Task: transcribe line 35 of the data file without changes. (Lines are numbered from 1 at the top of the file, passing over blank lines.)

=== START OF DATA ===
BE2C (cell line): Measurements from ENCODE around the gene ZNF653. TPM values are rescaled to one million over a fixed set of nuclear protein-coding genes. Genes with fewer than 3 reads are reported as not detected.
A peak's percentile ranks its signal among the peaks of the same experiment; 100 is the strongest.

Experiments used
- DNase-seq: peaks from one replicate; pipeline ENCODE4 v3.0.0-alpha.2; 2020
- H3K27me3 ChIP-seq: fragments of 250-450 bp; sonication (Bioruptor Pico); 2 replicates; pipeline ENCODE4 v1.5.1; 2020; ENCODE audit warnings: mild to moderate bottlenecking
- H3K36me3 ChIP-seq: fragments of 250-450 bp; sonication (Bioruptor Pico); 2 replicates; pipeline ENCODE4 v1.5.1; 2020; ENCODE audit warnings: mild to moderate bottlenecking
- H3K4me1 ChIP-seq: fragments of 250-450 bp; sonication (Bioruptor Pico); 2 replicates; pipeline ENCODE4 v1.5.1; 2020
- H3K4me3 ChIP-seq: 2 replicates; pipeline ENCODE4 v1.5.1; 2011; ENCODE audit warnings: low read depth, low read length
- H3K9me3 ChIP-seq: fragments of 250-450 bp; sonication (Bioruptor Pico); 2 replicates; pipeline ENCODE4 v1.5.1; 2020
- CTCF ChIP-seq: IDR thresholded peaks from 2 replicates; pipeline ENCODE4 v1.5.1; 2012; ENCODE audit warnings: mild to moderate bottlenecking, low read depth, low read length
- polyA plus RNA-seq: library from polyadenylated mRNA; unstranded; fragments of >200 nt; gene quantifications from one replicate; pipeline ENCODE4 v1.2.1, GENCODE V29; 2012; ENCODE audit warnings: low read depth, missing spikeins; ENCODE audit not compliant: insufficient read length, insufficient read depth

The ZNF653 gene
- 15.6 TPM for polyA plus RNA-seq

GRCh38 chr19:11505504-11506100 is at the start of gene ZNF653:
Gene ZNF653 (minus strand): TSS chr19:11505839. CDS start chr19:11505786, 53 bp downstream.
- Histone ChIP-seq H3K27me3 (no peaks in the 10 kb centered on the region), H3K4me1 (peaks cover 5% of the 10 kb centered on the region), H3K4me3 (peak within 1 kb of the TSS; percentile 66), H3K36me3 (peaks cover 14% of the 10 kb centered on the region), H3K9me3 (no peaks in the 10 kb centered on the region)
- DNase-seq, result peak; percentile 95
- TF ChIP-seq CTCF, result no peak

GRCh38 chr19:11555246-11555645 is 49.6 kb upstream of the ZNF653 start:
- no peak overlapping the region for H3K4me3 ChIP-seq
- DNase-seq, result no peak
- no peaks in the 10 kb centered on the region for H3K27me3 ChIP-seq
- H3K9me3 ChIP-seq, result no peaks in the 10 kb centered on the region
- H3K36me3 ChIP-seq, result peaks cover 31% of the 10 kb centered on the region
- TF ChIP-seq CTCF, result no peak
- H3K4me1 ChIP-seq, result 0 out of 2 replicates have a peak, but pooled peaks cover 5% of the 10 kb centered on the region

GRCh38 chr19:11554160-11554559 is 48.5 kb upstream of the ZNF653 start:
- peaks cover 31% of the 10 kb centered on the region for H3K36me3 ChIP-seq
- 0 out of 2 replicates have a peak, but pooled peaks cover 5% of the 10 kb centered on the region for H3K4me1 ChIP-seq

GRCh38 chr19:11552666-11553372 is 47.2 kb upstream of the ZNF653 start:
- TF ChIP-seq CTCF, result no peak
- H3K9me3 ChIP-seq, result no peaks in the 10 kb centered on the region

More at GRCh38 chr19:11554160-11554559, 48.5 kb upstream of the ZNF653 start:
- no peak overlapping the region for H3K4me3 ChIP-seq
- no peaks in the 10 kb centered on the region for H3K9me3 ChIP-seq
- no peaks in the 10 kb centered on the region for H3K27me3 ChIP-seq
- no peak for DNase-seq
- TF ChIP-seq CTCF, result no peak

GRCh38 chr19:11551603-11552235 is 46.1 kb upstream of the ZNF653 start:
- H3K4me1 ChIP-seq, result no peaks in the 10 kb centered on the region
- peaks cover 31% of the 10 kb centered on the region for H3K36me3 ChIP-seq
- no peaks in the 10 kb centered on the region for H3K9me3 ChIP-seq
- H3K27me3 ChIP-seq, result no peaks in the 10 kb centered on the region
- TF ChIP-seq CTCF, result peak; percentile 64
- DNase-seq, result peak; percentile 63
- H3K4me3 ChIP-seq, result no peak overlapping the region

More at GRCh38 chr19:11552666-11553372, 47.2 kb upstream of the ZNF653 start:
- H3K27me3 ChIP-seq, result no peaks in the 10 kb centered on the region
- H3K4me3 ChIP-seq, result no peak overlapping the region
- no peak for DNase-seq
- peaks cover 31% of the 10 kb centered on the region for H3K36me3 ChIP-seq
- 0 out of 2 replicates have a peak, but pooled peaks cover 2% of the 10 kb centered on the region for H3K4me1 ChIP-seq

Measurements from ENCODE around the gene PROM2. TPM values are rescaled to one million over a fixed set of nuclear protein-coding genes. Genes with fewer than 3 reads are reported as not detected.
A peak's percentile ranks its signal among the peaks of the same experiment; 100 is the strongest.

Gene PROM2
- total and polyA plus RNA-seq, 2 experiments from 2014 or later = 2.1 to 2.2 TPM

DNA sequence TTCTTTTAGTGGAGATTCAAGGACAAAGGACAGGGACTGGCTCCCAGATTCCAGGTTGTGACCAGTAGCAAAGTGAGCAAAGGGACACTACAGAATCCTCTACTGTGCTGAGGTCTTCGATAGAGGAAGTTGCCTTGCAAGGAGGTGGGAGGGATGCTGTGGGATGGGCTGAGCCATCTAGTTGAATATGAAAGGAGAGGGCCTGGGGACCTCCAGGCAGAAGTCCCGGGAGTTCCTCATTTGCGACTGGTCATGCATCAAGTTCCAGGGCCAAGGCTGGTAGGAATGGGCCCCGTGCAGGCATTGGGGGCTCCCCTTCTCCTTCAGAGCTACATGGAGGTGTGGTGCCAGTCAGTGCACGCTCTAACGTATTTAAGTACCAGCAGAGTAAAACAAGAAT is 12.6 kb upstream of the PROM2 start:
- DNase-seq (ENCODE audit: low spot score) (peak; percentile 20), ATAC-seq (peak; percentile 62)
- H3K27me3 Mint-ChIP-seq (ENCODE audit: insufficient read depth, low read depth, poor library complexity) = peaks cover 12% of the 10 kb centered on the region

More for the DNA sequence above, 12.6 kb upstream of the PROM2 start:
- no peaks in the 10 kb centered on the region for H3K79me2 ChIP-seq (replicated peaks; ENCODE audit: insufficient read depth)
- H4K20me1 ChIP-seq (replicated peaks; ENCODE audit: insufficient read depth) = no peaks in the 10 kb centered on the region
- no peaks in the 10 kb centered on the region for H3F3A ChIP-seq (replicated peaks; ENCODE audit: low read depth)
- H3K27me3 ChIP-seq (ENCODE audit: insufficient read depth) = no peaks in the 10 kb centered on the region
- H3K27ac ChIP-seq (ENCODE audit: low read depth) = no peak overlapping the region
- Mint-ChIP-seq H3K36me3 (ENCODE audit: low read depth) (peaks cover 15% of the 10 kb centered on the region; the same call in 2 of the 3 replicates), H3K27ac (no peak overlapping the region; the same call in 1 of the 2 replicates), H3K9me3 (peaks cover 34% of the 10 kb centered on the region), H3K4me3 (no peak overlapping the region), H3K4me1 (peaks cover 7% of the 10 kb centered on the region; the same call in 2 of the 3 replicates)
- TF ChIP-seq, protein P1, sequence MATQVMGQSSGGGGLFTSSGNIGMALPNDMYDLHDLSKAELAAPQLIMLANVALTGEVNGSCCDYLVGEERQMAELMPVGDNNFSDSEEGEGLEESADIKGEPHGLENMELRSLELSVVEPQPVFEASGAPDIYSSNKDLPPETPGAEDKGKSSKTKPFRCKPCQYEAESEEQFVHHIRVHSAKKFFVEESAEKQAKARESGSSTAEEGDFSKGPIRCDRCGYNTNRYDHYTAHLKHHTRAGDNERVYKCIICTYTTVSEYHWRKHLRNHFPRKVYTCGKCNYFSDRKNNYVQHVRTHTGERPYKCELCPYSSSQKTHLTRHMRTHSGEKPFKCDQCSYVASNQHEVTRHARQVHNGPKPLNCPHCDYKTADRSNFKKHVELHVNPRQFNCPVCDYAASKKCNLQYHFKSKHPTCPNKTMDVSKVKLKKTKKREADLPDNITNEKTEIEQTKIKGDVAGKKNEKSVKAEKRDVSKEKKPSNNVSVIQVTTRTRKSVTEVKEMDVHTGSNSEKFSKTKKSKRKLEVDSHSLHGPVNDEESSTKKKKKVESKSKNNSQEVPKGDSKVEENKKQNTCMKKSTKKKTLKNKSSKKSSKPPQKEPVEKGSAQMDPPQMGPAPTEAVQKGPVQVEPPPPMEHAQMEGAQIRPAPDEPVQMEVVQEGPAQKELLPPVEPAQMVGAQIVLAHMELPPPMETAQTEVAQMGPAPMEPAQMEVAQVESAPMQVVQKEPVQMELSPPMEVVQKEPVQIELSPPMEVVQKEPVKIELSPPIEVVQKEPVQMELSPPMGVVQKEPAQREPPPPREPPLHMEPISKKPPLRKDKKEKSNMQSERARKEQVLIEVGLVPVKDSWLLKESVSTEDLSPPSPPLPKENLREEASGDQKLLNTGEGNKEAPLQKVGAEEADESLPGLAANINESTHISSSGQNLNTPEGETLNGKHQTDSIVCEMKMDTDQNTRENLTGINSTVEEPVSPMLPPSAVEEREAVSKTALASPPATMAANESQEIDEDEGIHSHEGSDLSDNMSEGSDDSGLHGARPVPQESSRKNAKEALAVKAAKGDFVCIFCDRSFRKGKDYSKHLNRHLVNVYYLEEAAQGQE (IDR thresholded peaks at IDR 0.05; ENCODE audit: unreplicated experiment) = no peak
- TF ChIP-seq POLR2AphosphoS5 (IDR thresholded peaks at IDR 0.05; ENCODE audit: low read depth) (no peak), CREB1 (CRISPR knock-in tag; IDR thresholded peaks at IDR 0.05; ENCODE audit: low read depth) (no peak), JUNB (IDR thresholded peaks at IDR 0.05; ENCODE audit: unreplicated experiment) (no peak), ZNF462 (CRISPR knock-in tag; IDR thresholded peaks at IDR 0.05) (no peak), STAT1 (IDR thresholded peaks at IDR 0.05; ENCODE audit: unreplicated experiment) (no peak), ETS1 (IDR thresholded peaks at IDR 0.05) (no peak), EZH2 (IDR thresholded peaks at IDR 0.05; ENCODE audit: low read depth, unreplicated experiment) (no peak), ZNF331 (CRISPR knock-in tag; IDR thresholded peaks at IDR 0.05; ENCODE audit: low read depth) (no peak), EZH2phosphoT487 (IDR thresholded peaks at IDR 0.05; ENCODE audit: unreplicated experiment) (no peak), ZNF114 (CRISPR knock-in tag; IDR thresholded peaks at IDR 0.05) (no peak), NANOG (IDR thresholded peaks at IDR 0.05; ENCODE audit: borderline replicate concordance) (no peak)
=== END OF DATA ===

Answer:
- no peaks in the 10 kb centered on the region for H3K9me3 ChIP-seq